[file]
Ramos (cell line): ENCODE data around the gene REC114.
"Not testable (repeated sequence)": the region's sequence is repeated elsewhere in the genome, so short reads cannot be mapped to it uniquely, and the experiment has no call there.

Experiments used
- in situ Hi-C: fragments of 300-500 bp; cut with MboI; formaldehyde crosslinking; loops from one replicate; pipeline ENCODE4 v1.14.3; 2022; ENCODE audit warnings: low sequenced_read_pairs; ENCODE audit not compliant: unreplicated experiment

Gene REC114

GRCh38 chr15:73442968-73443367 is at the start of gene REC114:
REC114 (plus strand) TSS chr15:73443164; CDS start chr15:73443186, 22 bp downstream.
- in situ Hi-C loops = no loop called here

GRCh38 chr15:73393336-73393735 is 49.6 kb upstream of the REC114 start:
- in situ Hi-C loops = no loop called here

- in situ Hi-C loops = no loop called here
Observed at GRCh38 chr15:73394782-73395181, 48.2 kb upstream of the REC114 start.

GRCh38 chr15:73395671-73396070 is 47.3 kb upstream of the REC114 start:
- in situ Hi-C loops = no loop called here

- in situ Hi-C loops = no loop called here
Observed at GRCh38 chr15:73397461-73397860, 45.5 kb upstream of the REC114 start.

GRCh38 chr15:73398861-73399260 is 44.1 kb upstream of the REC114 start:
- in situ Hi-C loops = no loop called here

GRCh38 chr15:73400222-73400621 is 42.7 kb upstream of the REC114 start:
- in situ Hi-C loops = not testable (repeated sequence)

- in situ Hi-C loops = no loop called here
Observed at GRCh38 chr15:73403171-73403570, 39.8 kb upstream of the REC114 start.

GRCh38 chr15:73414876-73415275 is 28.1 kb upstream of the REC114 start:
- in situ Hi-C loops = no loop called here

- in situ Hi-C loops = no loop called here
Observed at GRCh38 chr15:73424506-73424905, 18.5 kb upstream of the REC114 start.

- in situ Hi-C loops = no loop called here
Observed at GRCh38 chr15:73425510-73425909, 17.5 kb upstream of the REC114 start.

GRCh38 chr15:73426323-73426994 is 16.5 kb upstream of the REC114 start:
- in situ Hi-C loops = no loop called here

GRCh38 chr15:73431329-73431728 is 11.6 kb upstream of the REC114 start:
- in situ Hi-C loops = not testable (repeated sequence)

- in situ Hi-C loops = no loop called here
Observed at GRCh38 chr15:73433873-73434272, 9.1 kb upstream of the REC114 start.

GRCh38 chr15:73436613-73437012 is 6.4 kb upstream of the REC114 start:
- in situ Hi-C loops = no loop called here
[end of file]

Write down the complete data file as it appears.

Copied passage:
Ramos (cell line): ENCODE data around the gene REC114.
"Not testable (repeated sequence)": the region's sequence is repeated elsewhere in the genome, so short reads cannot be mapped to it uniquely, and the experiment has no call there.

Experiments used
- in situ Hi-C: fragments of 300-500 bp; cut with MboI; formaldehyde crosslinking; loops from one replicate; pipeline ENCODE4 v1.14.3; 2022; ENCODE audit warnings: low sequenced_read_pairs; ENCODE audit not compliant: unreplicated experiment

Gene REC114

GRCh38 chr15:73442968-73443367 is at the start of gene REC114:
REC114 (plus strand) TSS chr15:73443164; CDS start chr15:73443186, 22 bp downstream.
- in situ Hi-C loops = no loop called here

GRCh38 chr15:73393336-73393735 is 49.6 kb upstream of the REC114 start:
- in situ Hi-C loops = no loop called here

- in situ Hi-C loops = no loop called here
Observed at GRCh38 chr15:73394782-73395181, 48.2 kb upstream of the REC114 start.

GRCh38 chr15:73395671-73396070 is 47.3 kb upstream of the REC114 start:
- in situ Hi-C loops = no loop called here

- in situ Hi-C loops = no loop called here
Observed at GRCh38 chr15:73397461-73397860, 45.5 kb upstream of the REC114 start.

GRCh38 chr15:73398861-73399260 is 44.1 kb upstream of the REC114 start:
- in situ Hi-C loops = no loop called here

GRCh38 chr15:73400222-73400621 is 42.7 kb upstream of the REC114 start:
- in situ Hi-C loops = not testable (repeated sequence)

- in situ Hi-C loops = no loop called here
Observed at GRCh38 chr15:73403171-73403570, 39.8 kb upstream of the REC114 start.

GRCh38 chr15:73414876-73415275 is 28.1 kb upstream of the REC114 start:
- in situ Hi-C loops = no loop called here

- in situ Hi-C loops = no loop called here
Observed at GRCh38 chr15:73424506-73424905, 18.5 kb upstream of the REC114 start.

- in situ Hi-C loops = no loop called here
Observed at GRCh38 chr15:73425510-73425909, 17.5 kb upstream of the REC114 start.

GRCh38 chr15:73426323-73426994 is 16.5 kb upstream of the REC114 start:
- in situ Hi-C loops = no loop called here

GRCh38 chr15:73431329-73431728 is 11.6 kb upstream of the REC114 start:
- in situ Hi-C loops = not testable (repeated sequence)

- in situ Hi-C loops = no loop called here
Observed at GRCh38 chr15:73433873-73434272, 9.1 kb upstream of the REC114 start.

GRCh38 chr15:73436613-73437012 is 6.4 kb upstream of the REC114 start:
- in situ Hi-C loops = no loop called here